• Data storage. Information storage should occur at the peripheralIIoTdevice level and in the Cloud. The peripheral device saves its program, settings, and state and temporarily stores information from sensors until it is guaranteed to be transferred to the Cloud. Cloud data storage is prominent and does not require explanation, at least within the framework of this article.
  • Security and authorization. Each peripheralIIoTdevice must be authorized in the system and individually. This is a separate topic, which is also beyond the scope of this article.
  • Queues and pipeline. A separate architecture category transfers information throughout the system inside peripheral devices, in the Cloud, and between them.

How to make the best digital cake: What are the IoT layers of an Industrial IoT architecture?

IoT world forum reference model

IoT architecture is like a big awesome birthday cake. It can have as many or as few IoT layers as you want. But at a high level, it should include at least four essential IoT layers.

  • Applications and analytics: This is the piece that processes and displays information collected via IIoT. It includes analytics tools, AI and machine learning, and visualization capabilities. Technologies for this component range from traditional analytics and visualization packages, such as R, IBM SPSS, and SAS, to specialized IIoT tools and dashboards from cloud providers, such as Amazon, Google, Microsoft, Oracle, and IBM, as well as application suite vendors, including SAP and Salesforce.
  • Infrastructure: This includes physical devices – IIoT sensors, which capture information, and actuators, which control the environment. It also consists of the network on which the sensors or actuators reside. Typically, though not always, this is a wireless network, such as Wi-Fi, 4G, or 5G.
  • Integration: This component ensures that the applications, tools, security, and infrastructure integrate effectively with existing company-wide ERP and other management systems. Providers include the software mentioned above, cloud IoT layers, and a range of open source and middleware providers, such as Oracle Fusion Middleware, LinkSmart, Apache Kafka, and DynThings Open Source IIoT platform.
  • Security and management: IIoT security includes securing the physical components of the system via firmware and embedded security providers, such as Azure Sphere, LynxOS, Mocana, and Spartan. Traditional security vendors, such as Forescout, Symantec, and Trend Micro, also offer packages that focus on securing IIoT.

Industrial IoT architecture topology differs from the usual layer model. This is not a linear and more complex flow graph. Some components are optional and may not be present in a particular solution class. Two types of logic can be present - M2M and M2P (machine to person).

The IIoT solution has two physical locations - the first is the end (peripheral) IIoT devices, and the second is in the Backend data center on servers or in the Cloud. At the same time, this is not the classic client-server application architecture.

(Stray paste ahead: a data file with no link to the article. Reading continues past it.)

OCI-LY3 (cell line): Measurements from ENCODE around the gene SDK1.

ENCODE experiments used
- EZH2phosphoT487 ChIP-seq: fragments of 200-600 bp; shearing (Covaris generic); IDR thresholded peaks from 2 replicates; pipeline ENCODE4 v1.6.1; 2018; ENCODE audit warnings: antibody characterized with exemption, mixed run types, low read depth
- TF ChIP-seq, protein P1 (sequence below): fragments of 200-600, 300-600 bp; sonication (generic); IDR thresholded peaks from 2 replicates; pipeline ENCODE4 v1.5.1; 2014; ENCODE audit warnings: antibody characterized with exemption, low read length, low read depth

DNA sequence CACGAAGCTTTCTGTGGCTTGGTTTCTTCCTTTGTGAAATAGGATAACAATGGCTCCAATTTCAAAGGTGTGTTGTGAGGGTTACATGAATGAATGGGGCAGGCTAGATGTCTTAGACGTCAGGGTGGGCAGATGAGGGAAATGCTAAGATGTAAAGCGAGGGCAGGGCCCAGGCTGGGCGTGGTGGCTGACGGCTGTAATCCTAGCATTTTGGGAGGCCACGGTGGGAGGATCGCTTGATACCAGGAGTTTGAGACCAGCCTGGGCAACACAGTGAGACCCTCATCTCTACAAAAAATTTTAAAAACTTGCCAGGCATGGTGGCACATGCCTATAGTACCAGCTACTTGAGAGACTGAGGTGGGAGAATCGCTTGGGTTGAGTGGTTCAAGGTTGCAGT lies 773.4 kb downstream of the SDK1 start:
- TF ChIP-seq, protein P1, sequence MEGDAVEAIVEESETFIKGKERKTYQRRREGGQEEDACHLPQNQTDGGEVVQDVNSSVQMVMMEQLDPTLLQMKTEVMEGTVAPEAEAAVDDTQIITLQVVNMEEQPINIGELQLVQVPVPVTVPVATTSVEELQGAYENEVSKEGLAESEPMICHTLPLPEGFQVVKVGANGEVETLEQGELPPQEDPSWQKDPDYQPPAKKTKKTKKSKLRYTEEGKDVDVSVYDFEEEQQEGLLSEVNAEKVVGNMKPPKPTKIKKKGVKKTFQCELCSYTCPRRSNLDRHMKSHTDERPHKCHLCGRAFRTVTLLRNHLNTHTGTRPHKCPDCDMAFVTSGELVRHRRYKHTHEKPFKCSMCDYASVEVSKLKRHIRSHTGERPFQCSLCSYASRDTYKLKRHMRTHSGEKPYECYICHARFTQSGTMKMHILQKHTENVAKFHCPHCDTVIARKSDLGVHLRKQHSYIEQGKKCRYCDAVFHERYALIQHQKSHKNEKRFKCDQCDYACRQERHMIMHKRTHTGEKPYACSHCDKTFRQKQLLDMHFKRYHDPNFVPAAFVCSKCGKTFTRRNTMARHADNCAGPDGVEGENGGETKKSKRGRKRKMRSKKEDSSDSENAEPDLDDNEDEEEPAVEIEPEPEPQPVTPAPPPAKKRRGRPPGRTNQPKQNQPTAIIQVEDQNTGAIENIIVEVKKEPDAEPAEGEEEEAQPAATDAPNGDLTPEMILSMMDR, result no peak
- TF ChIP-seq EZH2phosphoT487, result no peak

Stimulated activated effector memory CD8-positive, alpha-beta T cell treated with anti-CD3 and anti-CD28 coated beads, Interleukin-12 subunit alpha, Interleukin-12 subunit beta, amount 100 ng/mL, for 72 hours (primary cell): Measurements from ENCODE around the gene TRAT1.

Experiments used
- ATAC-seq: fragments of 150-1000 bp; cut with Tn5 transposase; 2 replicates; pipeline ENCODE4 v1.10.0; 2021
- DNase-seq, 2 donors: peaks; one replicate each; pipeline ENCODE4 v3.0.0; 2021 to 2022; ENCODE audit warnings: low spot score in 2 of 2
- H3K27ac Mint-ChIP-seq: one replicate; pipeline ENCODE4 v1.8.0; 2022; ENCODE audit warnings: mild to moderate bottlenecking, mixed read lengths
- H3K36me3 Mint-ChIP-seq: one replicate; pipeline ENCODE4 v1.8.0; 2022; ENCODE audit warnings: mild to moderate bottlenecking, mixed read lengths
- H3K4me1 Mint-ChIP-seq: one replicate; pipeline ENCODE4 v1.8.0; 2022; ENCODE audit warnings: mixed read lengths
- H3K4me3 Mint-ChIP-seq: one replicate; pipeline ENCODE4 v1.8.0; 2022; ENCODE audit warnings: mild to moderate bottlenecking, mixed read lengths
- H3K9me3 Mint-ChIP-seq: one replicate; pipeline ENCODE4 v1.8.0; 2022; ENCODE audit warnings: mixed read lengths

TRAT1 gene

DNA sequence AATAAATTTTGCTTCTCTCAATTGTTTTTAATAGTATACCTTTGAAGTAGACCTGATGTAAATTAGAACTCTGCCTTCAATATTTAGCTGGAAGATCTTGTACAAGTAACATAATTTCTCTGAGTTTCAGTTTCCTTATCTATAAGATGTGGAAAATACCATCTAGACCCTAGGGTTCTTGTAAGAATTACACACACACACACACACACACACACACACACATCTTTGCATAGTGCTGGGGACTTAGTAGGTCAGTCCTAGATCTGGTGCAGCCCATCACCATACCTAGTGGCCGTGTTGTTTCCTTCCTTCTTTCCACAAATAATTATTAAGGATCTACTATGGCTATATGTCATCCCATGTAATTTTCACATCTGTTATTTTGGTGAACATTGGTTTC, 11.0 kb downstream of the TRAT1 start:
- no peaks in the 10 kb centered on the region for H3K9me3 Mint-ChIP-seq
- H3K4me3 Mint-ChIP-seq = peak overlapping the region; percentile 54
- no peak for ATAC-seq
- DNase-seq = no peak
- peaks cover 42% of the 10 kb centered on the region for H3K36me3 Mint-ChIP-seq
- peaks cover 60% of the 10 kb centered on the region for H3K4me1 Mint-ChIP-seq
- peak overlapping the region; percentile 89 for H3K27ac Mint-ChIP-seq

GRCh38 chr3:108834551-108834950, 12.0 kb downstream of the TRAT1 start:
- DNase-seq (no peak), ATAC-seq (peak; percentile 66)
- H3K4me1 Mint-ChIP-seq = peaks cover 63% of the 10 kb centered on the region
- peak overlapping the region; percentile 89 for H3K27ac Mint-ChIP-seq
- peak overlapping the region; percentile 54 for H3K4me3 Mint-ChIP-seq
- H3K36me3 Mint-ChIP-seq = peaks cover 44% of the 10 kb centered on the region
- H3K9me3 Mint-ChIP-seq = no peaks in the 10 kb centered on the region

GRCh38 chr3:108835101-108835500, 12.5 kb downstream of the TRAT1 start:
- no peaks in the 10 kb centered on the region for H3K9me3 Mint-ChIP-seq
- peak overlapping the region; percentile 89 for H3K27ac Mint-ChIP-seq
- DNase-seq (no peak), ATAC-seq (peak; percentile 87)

Physical Layer: The great diversity of IoT devices used in the industrial environment

Key components of IoT device management

Sensors are divided into active - emitting signals and receiving reflection; and passive - working only on reception. Naturally, the latter win significantly in terms of energy consumption. Most sensors are based on the reception of waves:

  • Sound
  • Ultrasonic
  • Light of various ranges
  • Thermal

However, there is a category of sensors based on changes in their physical characteristics, such as:

  • Inductance
  • Capacitance
  • And pressure

In our experience, the best results are obtained from several sensors, such as a PIR detector and a capacitive motion sensor.

Virtual Level: The real-time requirements specific to industrial applications

Industrial IoT applications often need real-time data from IoT devices. For instance, some apps display telemetry or alert data they obtain from devices. That is why the next logical step in developing an industrial IoT architecture is transferring the data to the Cloud, at the server, or sometimes both.

The switch redirects the received information to various objects, classifying tags. These objects can be servers, queues, lambdas, or just storage. Until now, work has been carried out with information from a specific peripheral IIoT device and is no different from the work of automated control systems. However, at the next level, integration, a qualitative difference begins. Information from various peripheral devices is summarized by tags of the same type. At the same time, the types of peripheral IIoT devices themselves can even be different. The tags must fall into a single point responsible for receiving the corresponding event - the tag.

Talking about the "next level," we simply must mention the option of information from all objects being summarized by tags systematized by the Analytical block. It contains the main logic or, if we may say so, “the brains” of the system. Those could be powered by AI, Machine Learning algorithms, or alike. Finally, the result of the "Analytical block" work is transferred to the "Presentation block" for displaying to the user. This may look like sending a message to a mobile device.